Lop Buri Province is just 154 kilometres north of Bangkok and situated on the western end of the Korat Plateau. Lop Buri's main attraction is that of its historical value and is one of several provinces in central Thailand where many significant prehistoric settlements and historical artefacts have been discovered. Lop Buri was once called "Lawo", and for centuries had been ruled by several Kingdoms.
Lop Buri's is home to historical remains that date further back than 1200 years and confirm the strategic significance of the Lop Buri province to many of its previous rulers. Historical relics ranging from the Bronze Age to the Rattanakosin period have shown Lop Buri as a blend of east and west, a mixture of ancient and modern, revealing Lop Buri's turbulent history and a glimpse of Thailand's extraordinary past.
Lop Buri Past
It was during the Dvaravati Kingdom (6th - 11th centuries) that Lop Buri was first developed into a major town, and most historians agree that the first settlers were the Lawa hence it's former name of Lawo. During the 10 th Century the town came under sovereignty of the Khmers who made this town one if their oldest provincial capitals. The Lop Buri style architecture was influenced heavily by the Khmer Mahayana Buddhism style and remains of Khmer-Hindu architectural motifs that can be seen at Lop Buri include San Phra Kan , Wat Phra Si Mahathat, Phra Prang Sam Yot and Shiva's Shrine (Prang Khaek). In the late 13th century the Thai people migrated north and battled with the Khmers and declared their independence.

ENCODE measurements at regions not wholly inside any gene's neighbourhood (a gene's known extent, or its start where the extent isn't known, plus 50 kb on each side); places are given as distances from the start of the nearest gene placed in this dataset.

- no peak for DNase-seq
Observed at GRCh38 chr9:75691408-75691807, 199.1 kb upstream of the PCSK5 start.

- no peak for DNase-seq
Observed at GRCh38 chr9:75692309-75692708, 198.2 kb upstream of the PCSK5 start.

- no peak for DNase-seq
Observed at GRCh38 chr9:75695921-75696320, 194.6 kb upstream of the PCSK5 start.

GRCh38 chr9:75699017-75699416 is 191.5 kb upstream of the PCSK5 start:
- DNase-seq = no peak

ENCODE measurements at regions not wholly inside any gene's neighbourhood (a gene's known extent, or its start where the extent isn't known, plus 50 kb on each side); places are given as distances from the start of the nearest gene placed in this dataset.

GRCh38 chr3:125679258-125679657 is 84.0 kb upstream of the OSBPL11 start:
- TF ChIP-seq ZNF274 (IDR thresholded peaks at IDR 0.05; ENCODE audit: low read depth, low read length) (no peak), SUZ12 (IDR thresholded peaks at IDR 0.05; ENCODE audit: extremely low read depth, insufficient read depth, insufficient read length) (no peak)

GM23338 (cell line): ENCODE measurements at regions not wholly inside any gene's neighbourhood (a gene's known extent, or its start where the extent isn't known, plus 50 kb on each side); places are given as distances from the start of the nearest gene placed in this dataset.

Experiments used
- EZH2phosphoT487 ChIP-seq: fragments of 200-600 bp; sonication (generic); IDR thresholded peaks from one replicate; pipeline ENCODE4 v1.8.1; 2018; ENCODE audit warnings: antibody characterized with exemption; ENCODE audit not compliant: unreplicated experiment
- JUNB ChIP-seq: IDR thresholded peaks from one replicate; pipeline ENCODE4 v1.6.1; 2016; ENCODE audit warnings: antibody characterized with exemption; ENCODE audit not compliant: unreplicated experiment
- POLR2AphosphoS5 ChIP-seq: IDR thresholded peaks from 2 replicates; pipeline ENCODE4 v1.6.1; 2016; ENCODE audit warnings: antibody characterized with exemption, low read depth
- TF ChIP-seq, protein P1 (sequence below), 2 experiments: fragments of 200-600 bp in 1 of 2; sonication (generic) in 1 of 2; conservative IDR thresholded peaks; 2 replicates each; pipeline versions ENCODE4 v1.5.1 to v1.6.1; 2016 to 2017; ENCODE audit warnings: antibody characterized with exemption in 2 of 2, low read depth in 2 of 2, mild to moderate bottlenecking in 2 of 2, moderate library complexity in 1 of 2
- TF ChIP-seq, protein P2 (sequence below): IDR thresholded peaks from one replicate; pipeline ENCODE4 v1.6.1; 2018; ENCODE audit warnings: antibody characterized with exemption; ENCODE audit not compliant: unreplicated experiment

Lop Buri first became known when King U-Tong sent his son, the Crown Prince Ramesuan to govern the city. Moats, city walls and battlement towers were built during this time to make the city easier to defend. In 1664 King Narai the Great of Ayutthaya named Lop Buri the Kingdom's second capital. The King rebuilt the city with the help of French architects and chose to rule the Kingdom from Lop Buri instead of Ayutthaya .
After the death of King Narai the Great Lop Buri gradually faded from the Kingdom's political scene; it was not revived until approximately 200 years later when King Rama IV restored Lop Buri including amongst his orders the restoration of the old palace which he named "Phra Narai Ratchaniwet" which translates as Narai Ratchaniwet Palace, in honour of King Narai the Great.
Lop Buri Present Day
Although mainly a historical attraction Lop Buri is also home to the famous Sap langka Wildlife Sanctuary and is an excellent place for nature lovers to experience the wildlife of Central Thailand . Lop Buri is well known for its population of monkeys as well, and is known to tourists as the land of monkeys. The people of Lop Buri believe the monkeys are descendants of Hanuman who built Lop Buri as his kingdom according to the Ramayana.
The monkeys have been drawn to Lop Buri by the food offerings in San Phra Kan , and these monkeys have taken over the attractions of San Phra Kan and Phra Prang Sam Yot and have become one of the largest tourist pull factors of the region for many years. Annually on the last Sunday of November a big feast for the monkeys is held at Phra Prang Sam Yot and this is when Lop Buri is at its busiest as many foreign and local tourists travel to Lop Buri for this much talked about event.